94 feet: What went wrong in first game and what’s gone right in NCAA Tournament
Contributor Ken Howlett looks back at what went wrong in the first Kentucky-Indiana rematch this season and breaks down what the Cats have done right in the NCAA Tournament.
In a hotly anticipated border battle, No. 1 Kentucky (34-2) faces off against No. 16 Indiana (27-8) in an NCAA South Regional semifinal rematch between long-time rivals.
The Cats are coming off tourney victories over Western Kentucky and Iowa State, while the Hoosiers have come out on top of New Mexico State and Virginia Commonwealth to reach the round of 16.
Of course the two schools met earlier in the year, on Dec. 10 in Bloomington, Ind., and that’s where we begin our look at one of the greatest rivalries in college hoops.
Indiana 73 Kentucky 72: Quick hits
- The Hoosiers made 9-of-15 trey attempts (60.0 percent), giving IU a 27-6 scoring advantage from distance. At one point in the game, Indiana made seven 3-pointers in a row.
- Kentucky committed 13 first-half turnovers.
- After a tough first half, Indiana native Marquis Teague made all six of his second-half shots on his way to 15 points, as he had his way with IU’s Jordan Hulls.
- With UK up 20-14 in the first half, Indiana went on a 16-2 run, rattling the Cats’ cage.
- Anthony Davis picked up two quick fouls and played 11 first-half minutes, scoring four points. He ended the game playing only 24 minutes; saddled with four fouls the final twelve-minutes. Although the big man scored only six points, he did grab nine rebounds and blocked seven shots.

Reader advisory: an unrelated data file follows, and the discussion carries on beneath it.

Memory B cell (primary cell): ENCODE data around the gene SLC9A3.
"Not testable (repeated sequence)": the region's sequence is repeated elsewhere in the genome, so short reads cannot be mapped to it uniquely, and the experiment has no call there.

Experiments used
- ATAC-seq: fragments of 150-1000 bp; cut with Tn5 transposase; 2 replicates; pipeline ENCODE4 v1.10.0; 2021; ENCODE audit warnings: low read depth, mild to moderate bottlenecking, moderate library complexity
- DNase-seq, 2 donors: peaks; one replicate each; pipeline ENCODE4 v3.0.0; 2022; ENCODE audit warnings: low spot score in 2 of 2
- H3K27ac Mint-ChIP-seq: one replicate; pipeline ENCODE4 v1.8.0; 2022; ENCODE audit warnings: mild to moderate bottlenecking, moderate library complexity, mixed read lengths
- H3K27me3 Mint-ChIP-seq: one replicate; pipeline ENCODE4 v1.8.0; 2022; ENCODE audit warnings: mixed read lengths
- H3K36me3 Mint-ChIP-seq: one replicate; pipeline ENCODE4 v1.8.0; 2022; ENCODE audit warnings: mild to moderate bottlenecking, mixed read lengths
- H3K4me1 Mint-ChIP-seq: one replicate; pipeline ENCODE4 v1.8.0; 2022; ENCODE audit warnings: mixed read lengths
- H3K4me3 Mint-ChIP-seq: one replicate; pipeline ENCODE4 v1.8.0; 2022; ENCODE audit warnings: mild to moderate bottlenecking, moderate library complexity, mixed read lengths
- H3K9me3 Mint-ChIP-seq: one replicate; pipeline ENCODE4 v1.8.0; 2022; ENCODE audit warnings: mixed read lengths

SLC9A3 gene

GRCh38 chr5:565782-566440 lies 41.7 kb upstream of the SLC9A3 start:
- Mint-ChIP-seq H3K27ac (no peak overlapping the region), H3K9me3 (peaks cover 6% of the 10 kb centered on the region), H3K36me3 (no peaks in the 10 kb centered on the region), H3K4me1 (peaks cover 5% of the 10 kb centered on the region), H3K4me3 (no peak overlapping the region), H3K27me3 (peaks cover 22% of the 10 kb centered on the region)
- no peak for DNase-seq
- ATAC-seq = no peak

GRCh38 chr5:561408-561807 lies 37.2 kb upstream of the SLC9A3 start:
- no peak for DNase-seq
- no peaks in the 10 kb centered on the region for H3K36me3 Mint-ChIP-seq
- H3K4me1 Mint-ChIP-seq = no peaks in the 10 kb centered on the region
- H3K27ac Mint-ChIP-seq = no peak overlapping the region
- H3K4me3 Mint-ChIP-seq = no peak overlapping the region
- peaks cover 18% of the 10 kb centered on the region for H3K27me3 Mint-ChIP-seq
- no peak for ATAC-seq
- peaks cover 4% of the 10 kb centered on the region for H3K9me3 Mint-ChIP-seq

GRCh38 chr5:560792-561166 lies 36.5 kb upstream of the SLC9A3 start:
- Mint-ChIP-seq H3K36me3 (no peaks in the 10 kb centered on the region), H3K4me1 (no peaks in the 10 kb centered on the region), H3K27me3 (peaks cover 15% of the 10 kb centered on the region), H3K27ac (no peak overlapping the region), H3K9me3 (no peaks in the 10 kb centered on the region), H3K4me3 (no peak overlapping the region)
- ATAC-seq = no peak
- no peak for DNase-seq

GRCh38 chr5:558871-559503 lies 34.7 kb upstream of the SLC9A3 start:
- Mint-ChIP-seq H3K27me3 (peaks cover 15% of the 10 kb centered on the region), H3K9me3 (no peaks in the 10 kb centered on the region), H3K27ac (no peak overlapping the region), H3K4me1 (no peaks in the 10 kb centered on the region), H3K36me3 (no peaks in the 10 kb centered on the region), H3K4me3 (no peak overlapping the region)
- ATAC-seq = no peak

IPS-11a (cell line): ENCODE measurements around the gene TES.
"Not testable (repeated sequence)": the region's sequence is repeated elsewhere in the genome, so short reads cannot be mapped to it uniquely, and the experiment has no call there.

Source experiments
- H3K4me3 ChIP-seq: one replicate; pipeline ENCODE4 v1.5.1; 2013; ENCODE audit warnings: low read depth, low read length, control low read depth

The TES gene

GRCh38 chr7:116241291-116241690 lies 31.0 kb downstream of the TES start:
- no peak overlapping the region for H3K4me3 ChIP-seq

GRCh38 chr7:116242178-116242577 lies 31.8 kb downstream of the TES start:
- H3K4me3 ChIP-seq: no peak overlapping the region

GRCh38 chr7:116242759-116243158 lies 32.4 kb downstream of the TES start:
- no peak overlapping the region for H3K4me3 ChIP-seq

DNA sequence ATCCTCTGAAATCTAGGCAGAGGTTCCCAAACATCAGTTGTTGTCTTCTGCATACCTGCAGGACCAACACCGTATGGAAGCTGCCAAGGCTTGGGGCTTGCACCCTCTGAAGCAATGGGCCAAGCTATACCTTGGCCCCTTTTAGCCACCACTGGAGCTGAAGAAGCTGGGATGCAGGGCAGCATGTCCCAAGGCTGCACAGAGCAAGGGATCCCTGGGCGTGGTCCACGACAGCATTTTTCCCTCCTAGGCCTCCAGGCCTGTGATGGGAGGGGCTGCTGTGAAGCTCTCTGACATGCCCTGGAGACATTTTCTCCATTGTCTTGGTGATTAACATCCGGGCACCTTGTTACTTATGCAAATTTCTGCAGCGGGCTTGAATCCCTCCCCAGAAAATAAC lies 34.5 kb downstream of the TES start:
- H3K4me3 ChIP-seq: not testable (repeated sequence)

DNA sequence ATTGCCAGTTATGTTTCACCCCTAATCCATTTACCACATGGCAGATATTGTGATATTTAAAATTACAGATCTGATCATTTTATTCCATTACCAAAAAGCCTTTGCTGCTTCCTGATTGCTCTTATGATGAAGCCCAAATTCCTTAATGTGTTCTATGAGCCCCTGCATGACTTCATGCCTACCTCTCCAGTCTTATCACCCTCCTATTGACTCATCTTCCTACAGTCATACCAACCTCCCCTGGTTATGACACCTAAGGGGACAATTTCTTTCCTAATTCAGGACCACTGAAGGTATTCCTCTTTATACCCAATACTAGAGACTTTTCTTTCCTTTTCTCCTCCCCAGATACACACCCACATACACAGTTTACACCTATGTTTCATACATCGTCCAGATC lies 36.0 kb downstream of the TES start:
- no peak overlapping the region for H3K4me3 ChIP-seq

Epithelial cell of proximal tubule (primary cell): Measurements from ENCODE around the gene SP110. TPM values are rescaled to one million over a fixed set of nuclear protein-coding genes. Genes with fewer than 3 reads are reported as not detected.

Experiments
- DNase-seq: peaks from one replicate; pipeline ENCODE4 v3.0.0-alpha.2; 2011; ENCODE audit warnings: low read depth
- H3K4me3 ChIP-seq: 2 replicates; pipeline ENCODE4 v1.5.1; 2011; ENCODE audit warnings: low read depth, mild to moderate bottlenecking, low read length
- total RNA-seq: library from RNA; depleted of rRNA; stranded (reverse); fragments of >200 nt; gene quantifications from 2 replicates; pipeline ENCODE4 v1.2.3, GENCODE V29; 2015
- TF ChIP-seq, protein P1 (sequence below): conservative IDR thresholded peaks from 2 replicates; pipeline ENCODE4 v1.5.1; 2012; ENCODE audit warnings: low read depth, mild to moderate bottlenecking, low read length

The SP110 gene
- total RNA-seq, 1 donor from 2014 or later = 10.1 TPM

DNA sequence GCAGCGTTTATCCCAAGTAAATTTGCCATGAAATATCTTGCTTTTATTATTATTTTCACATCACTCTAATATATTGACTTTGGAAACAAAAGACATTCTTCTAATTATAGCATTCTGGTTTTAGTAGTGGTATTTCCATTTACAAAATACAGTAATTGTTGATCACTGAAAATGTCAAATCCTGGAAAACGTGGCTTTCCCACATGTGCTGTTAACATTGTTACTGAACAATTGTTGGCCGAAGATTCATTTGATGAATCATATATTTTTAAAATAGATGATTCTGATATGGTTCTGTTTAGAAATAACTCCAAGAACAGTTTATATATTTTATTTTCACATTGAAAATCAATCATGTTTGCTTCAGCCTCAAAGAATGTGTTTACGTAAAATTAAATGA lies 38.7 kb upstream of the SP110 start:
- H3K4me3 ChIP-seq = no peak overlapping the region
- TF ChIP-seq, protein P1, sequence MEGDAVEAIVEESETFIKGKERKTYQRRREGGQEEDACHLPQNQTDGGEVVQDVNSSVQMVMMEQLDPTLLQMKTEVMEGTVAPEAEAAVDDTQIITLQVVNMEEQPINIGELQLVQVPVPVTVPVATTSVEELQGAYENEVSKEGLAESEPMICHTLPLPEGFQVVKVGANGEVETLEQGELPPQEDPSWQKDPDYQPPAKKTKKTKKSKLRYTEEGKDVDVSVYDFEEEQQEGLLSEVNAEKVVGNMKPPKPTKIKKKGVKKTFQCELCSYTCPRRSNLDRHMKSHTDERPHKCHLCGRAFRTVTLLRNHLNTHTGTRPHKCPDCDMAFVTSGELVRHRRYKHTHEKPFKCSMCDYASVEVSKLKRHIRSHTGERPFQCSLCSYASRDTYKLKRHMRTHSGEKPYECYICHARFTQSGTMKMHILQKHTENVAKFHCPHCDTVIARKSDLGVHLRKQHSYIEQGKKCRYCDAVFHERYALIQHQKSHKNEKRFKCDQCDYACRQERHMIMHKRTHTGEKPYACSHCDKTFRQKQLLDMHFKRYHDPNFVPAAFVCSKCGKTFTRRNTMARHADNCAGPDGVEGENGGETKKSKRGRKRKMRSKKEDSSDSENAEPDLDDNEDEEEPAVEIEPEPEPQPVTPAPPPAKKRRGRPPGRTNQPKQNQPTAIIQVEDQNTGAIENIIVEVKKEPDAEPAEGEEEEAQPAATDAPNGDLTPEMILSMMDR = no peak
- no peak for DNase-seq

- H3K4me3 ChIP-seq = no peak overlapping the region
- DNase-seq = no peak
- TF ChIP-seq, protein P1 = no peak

- Terrence Jones struggled, in a word, mightily. Jones played 28 minutes and snagged but a single rebound, while scoring four points. He also turned the ball over six times.
- Despite the struggles of Davis and Jones, the Wildcats scored 50 paint points to IU’s 24.
- In the second half, UK torched the nets, making 17-of-25 shots (68.0 percent), but failed to connect from distance in only one attempt. Meanwhile, Indiana made 7 of 9 from beyond the arc (77.8 percent), while shooting 47.1 percent from the field (16 of 34).
- Michael Kidd-Gilchrist — who played like a warrior from the outset in scoring 18 points and snaring nine boards — and Davis, combined to secure 18 of UK’s 30 rebounds.
- Darius Miller struggled early in the contest, scoring zero points and grabbing one rebound in the first half. But the senior responded in the second stanza with eight points on 4-of-6 shooting.
- Kentucky made 10-of-17 free throws (58.8 percent), missing two late in the game, while the Hoosiers countered with a knockout blow by connecting on 14-of-17 from the line (82.4 percent).
Kentucky-Indiana NCAA Tournament historyThe Cats and Hoosiers have met three previous times in the NCAA Tournament, with the last meeting coming in March 1983. In that contest, it was No. 12 Kentucky facing off against No. 5 Indiana in the Mideast Regional semifinals played in Knoxville, Tenn. On that day, the Cats came out victorious behind the stellar play of junior big man Melvin Turpin, as he poured in 16 points, while Kenny Walker chipped in with 13 off the bench, leading UK to a close 64-59 win.